GIF - Graphics Interface: The DMA channel that connects the EE CPU to the GS co-processor. To draw something to the screen, one must send render commands to the GS via the GIF channel.
VU - Vector Units(s): The PlayStation 2 has two additional SIMD vector co-processors, the Vector Units 0 and 1 (VU0 and VU1). The VU0 is directly connected to the EE CPU and can be accessed by inline Assembly code injected into your C program. The VU1 is a separate processor that is attached to the GS. This unit can only run a local micro-program in its local address space, which makes programming the VU1 a bit harder. The PS2DEV SDK currently provides no support for programming the Vector Unit 1. The VUs and the main EE CPU communicate via the Vector Unit Interface (VIF) DMA channel.
SPU - Sound Processing Unit: Dedicated co-processor that accesses the sound output hardware and provides real-time decoding for some audio codecs.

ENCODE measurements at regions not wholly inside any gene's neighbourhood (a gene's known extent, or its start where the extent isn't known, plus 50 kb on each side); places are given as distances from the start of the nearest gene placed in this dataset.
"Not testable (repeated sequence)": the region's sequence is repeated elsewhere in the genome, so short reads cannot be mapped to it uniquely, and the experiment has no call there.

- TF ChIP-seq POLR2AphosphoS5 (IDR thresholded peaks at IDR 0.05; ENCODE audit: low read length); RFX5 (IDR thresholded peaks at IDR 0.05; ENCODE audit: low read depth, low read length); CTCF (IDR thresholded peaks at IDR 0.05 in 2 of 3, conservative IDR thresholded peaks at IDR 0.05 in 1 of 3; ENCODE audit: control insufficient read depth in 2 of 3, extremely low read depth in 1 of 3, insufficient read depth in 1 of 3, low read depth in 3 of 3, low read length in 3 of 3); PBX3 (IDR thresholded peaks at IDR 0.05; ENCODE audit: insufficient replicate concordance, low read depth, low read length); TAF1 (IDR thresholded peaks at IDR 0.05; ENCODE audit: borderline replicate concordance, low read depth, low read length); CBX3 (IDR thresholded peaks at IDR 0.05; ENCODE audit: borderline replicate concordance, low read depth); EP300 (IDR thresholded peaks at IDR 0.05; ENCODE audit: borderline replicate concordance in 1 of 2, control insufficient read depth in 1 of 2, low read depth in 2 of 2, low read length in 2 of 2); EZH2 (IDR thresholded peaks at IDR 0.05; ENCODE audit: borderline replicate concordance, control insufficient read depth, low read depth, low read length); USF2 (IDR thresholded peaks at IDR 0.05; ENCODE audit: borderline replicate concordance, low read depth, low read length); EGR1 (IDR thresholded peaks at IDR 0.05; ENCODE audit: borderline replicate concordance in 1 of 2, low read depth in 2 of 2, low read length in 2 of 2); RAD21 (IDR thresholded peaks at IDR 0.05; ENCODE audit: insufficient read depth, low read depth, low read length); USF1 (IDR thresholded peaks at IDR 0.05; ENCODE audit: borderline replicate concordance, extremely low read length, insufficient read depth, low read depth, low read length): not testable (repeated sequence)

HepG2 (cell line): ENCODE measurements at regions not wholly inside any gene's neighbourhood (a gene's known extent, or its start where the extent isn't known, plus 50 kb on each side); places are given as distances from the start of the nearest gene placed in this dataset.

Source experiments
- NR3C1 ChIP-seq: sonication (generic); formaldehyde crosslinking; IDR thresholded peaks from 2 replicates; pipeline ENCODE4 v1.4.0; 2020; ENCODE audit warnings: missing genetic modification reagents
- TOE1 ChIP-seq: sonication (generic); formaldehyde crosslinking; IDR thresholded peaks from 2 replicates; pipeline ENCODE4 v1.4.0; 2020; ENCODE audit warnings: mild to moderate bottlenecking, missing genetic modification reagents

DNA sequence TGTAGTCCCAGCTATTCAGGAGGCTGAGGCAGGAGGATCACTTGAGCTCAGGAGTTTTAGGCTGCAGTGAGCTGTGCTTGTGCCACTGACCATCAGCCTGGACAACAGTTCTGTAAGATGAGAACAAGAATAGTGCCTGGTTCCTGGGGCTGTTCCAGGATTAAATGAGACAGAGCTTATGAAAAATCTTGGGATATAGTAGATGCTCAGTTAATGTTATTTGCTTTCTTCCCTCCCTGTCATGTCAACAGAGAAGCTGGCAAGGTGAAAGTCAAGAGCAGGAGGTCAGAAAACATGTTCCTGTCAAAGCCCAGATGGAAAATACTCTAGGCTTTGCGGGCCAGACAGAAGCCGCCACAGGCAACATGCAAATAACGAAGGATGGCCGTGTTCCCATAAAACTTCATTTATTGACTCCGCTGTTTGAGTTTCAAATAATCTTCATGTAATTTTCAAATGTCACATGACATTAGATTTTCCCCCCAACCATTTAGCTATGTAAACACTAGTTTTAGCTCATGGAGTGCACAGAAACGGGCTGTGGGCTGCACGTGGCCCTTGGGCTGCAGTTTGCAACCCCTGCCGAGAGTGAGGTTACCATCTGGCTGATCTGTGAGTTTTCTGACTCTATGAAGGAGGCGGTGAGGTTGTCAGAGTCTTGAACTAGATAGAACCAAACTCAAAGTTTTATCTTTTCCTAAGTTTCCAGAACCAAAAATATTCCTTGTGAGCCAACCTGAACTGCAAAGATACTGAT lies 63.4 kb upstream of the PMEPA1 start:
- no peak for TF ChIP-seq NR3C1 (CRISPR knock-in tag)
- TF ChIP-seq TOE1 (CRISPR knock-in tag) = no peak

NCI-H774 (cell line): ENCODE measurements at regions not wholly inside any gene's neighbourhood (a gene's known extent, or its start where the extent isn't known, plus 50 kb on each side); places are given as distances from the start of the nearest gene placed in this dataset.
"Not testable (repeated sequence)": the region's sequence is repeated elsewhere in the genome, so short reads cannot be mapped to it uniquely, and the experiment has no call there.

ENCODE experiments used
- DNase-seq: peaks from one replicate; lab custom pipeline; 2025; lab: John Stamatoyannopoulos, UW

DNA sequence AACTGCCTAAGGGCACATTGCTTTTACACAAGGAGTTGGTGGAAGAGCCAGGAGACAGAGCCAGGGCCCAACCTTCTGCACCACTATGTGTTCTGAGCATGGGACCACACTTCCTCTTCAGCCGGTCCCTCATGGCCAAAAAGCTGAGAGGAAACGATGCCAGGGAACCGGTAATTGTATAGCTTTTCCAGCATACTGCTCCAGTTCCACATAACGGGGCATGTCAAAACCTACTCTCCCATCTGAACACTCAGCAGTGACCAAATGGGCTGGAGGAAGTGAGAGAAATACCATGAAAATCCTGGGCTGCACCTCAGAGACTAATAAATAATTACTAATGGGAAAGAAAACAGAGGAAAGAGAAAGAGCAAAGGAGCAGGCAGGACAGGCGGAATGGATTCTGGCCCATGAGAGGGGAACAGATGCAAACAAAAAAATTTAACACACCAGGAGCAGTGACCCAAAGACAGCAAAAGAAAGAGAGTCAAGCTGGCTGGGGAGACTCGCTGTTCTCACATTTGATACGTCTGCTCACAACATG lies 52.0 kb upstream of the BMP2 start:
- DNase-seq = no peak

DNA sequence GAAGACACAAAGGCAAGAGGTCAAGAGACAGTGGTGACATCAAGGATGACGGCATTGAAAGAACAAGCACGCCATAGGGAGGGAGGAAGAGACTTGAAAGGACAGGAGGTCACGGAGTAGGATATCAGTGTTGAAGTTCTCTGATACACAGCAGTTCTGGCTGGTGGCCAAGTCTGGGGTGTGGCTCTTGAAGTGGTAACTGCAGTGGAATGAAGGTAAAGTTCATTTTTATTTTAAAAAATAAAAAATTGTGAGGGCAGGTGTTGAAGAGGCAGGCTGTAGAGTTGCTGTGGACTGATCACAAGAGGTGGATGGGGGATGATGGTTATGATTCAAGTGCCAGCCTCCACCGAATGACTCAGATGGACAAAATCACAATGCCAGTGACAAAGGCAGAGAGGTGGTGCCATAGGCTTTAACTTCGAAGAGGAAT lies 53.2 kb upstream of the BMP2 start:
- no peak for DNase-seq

IPU - Image Processing Unit: Another dedicated co-processor attached to the system. This processor can be used to perform real-time MPEG video decoding.
SPR - Scratch Pad: Extended area of memory visible to the EE CPU. This extended memory provides 16 Kilobytes of fast RAM available to used by the application. Scratch Pad memory can be used to store temporary that data that is waiting to be sent via DMA or for any other temporary storage up to the programmer.
DMA - Direct Memory Access: Wikipedia explains it well.
MIPS - Processor architecture and instruction set: The Wikipedia entry.
Programming the PlayStation 2 hardware
Programming on the PS2 involves writing specific code for a few different processors. Not all processors in the system are programmable, by the way.
The main EE MIPS CPU is where you usually start. This CPU is a generic processor that coordinates all the others. The GCC compiler present in the PS2DEV SDK is capable of generating an ELF executable for the EE from a C or C++ project. This executable is the PS2 application entry point.